Wednesday Editorial: Guy Hasson on Writing for Two Cultures



By Guy Hasson

Having spent my childhood in both the U.S. and Israel, I am a man who belongs to both cultures and yet remains an outsider in both. I am an author of – and for – two cultures. When writing a story or a book, I consciously write stories that would easily fit the two different audiences I know. This allows for an interesting perspective, which I hope to explore here: Writing for Americans vs. Writing for Israelis (or, on a wider scale, ‘foreign countries’).


The American audience needs strong justification for the lead character not to be an American.

The American audience as a whole (not everyone) sees the U.S. as the center of the world in which, naturally, almost all important things happen. The archetypical protagonist is American.

Non-American characters are exotic to the American audience. It is harder to connect with them, it is harder to feel they are ‘one of us’, and in any case, an explanation is always necessary in the back of the reader’s mind. The author needs to subtly-or-otherwise explain his choice of foreign protagonist within the story.

The foreign audience needs strong justification for the lead character to be of that country.

While the Americans subconsciously see themselves as an empire and in the center of the world, people in most other countries see their own countries as part of a greater whole, usually dependent on America’s (or, in the past, the Soviet Union’s) foreign aid, dependent on other countries’ protection, and equipped with a regional bad blood (usually) that goes back thousands of years. People of most ‘foreign’ countries feel subconsciously that they are in a country that is but a cog in a greater complex.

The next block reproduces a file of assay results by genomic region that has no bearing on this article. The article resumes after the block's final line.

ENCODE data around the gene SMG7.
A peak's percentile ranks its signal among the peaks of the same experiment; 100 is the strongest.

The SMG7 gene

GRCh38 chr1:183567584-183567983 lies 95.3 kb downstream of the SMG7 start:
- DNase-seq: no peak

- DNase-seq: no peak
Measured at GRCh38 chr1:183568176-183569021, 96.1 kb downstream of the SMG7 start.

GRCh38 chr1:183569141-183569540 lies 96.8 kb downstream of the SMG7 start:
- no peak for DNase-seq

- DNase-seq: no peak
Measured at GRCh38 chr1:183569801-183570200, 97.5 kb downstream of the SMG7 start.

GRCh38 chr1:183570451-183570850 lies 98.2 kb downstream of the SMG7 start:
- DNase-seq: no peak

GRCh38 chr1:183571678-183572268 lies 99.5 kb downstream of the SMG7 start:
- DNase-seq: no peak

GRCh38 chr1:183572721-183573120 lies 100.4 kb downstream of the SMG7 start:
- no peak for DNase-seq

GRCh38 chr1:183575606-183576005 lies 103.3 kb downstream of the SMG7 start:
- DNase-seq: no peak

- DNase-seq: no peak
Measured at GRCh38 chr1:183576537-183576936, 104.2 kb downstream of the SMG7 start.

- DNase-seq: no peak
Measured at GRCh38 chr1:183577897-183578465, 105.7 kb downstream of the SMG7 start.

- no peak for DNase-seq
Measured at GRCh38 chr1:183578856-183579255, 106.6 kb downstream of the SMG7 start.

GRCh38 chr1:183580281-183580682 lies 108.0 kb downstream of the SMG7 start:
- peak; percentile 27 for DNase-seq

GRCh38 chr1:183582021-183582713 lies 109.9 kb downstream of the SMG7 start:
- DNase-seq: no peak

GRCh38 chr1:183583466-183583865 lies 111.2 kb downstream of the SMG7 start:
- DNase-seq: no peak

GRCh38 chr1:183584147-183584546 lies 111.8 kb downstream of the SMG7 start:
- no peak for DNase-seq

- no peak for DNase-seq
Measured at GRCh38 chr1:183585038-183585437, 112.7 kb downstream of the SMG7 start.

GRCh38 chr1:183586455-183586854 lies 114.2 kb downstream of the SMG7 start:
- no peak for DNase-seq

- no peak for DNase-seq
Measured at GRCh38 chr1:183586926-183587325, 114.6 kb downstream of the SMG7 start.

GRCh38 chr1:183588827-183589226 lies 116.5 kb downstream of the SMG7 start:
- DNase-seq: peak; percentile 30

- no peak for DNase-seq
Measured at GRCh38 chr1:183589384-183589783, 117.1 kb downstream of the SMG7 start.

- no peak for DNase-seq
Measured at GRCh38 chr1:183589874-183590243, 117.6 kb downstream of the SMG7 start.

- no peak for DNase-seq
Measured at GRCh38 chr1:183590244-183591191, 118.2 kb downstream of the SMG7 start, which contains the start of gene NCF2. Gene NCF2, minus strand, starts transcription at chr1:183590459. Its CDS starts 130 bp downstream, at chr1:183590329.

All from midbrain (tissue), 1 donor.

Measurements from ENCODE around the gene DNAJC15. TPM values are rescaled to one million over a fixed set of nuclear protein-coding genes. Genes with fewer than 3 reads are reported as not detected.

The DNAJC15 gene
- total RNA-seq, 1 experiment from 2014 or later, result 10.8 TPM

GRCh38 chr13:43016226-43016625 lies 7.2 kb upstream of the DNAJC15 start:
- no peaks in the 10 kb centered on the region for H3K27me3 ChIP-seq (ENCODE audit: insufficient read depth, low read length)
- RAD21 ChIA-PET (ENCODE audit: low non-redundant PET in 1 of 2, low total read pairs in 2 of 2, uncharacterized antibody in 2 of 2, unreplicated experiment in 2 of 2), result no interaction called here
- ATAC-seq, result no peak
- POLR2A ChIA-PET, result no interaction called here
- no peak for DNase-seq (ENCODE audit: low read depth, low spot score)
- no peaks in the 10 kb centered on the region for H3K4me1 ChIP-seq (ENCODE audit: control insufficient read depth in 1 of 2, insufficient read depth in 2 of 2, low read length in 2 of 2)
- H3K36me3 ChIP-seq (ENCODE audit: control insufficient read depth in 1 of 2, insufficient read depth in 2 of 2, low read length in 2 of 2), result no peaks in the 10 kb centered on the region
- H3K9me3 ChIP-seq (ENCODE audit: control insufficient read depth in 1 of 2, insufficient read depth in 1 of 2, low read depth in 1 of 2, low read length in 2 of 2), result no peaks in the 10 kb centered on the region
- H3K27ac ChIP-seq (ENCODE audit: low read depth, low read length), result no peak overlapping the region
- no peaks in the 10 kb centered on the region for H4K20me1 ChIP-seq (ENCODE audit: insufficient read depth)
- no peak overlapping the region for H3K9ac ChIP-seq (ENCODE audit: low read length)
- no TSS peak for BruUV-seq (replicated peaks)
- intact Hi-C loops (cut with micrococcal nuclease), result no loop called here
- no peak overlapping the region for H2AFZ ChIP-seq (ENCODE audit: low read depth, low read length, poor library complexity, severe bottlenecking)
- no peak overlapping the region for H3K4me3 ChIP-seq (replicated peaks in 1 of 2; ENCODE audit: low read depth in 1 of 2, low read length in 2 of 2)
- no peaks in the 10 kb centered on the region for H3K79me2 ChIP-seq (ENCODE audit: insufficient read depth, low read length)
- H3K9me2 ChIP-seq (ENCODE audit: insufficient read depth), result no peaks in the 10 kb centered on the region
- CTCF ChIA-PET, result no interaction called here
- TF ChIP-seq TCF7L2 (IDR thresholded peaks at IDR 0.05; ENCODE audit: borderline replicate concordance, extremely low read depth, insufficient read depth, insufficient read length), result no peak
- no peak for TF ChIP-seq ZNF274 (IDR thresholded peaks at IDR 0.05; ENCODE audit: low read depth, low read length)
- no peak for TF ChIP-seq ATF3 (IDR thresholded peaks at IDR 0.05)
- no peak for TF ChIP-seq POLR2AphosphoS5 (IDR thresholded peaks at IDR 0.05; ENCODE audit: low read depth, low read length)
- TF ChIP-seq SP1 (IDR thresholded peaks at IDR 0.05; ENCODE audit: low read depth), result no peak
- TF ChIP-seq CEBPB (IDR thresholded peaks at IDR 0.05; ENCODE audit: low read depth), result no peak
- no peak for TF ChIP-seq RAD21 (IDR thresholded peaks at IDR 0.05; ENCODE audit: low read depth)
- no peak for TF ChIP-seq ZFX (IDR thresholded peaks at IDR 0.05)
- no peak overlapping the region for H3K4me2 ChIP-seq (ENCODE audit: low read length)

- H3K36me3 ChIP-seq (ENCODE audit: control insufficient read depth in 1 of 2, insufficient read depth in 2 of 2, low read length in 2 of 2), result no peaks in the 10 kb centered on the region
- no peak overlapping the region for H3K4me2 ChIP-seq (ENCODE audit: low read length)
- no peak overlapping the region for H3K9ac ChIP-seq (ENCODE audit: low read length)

Add to the mix the fact that more than 95% of the most influential and powerful literary and cinematic SF has historically come from the U.S. and the U.K. and you’ll understand why the audiences of other countries are preconditioned to see the dwellers of the English-speaking world as the natural protagonists of most SF stories.

And so to write protagonists that are ‘foreign’ (meaning ‘native to the country in which the books/stories are written’) the author needs a strong justification why the story can only be moved forward using a non-traditional hero. The author needs to show the audience that no other character of any other country could possibly have been the main character.


Different cultures have different sexual, political, and moral taboos. Authors are sometimes interested in pushing the envelope on one or more of these taboos. In trying to write for two cultures simultaneously, the author has to find a way to bring both audiences to the moral starting point of his story.

The trick is for the author to realize that when he’s stepping over a line, he’s stepping over a line. As long as he is aware of it, he will treat it in a manner that befits it (gently or crudely, understanding the reader’s difficulty or being ‘in your face’ about it; letting the characters join in on how hard it is to cross the line or in letting the characters step over the line and discover that they’ve done it and it’s not so bad; etc.) There are many ways to help the readers along a new moral path.

The American audience, for example, comes from a more repressed sexual upbringing/morality, and yet American SF authors (like Silverberg, Heinlein, and Pohl, to name but a few) have brought in sexual content more extreme than their readers were ready for. These authors took their readers’ existing morality, and helped them down new paths. In writing for at least two cultures, the author has to subtly do the work for two readerships, not one.